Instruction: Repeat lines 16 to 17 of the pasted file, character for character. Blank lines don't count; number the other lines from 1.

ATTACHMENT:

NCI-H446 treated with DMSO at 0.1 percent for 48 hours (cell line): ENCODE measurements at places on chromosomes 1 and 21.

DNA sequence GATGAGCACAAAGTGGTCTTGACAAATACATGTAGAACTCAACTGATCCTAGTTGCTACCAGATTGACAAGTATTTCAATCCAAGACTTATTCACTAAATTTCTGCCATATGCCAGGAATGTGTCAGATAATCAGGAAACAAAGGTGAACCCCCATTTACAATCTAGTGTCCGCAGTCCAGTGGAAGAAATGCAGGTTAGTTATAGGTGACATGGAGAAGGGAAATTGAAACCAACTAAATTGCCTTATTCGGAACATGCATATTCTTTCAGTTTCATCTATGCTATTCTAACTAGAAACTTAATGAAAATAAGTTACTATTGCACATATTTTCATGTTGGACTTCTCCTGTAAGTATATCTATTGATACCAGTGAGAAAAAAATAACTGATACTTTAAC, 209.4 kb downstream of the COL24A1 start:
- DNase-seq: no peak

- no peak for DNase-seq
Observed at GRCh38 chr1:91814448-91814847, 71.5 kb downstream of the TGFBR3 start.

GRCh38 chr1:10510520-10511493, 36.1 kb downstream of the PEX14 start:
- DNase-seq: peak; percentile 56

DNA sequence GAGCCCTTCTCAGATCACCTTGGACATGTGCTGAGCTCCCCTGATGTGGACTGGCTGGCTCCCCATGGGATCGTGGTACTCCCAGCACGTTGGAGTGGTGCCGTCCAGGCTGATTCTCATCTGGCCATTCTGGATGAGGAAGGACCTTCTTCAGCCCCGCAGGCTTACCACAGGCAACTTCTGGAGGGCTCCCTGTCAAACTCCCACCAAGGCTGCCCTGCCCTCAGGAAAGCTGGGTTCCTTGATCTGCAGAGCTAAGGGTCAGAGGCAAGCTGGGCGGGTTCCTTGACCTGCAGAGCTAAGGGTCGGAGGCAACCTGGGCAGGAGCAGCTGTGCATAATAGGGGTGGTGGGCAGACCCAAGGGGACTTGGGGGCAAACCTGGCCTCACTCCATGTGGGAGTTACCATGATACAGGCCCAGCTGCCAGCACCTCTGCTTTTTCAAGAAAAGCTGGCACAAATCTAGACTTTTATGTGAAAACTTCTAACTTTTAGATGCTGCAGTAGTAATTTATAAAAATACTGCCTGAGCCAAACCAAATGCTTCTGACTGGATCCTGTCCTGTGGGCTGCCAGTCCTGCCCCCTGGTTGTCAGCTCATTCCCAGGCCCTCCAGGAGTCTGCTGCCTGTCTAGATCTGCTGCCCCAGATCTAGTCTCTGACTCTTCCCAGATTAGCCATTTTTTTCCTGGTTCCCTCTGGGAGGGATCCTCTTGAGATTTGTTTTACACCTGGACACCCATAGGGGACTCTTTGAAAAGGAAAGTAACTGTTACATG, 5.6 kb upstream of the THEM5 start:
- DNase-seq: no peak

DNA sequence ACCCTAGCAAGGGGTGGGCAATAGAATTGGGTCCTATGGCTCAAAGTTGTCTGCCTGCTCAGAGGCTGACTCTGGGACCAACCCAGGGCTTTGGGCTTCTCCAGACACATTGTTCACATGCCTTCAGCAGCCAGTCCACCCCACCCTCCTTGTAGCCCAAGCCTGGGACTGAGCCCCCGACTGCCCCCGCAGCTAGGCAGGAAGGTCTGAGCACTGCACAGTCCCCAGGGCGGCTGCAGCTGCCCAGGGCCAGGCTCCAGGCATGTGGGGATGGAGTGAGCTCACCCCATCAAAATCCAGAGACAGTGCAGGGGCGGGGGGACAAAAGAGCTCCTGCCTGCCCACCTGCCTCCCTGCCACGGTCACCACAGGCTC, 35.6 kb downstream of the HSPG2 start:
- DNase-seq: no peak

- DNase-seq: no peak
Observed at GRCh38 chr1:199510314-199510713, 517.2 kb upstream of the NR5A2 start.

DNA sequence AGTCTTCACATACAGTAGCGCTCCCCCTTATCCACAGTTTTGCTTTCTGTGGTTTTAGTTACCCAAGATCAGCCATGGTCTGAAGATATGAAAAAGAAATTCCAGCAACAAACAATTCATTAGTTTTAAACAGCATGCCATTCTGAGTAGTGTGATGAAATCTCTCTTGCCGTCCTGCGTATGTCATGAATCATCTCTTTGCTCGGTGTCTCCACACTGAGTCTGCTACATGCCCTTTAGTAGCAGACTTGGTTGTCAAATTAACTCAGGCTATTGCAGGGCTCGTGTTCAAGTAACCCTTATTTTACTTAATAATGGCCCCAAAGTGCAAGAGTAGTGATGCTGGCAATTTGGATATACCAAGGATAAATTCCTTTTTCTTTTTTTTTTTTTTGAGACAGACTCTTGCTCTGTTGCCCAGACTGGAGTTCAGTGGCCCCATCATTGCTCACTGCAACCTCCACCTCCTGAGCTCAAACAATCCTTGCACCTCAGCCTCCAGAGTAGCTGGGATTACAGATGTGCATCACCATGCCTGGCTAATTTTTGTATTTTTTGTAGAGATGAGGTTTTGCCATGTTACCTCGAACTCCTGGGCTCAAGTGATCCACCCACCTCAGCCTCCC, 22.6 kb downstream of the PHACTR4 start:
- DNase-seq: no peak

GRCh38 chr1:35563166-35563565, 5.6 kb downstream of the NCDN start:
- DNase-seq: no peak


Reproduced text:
GRCh38 chr1:35563166-35563565, 5.6 kb downstream of the NCDN start:
- DNase-seq: no peak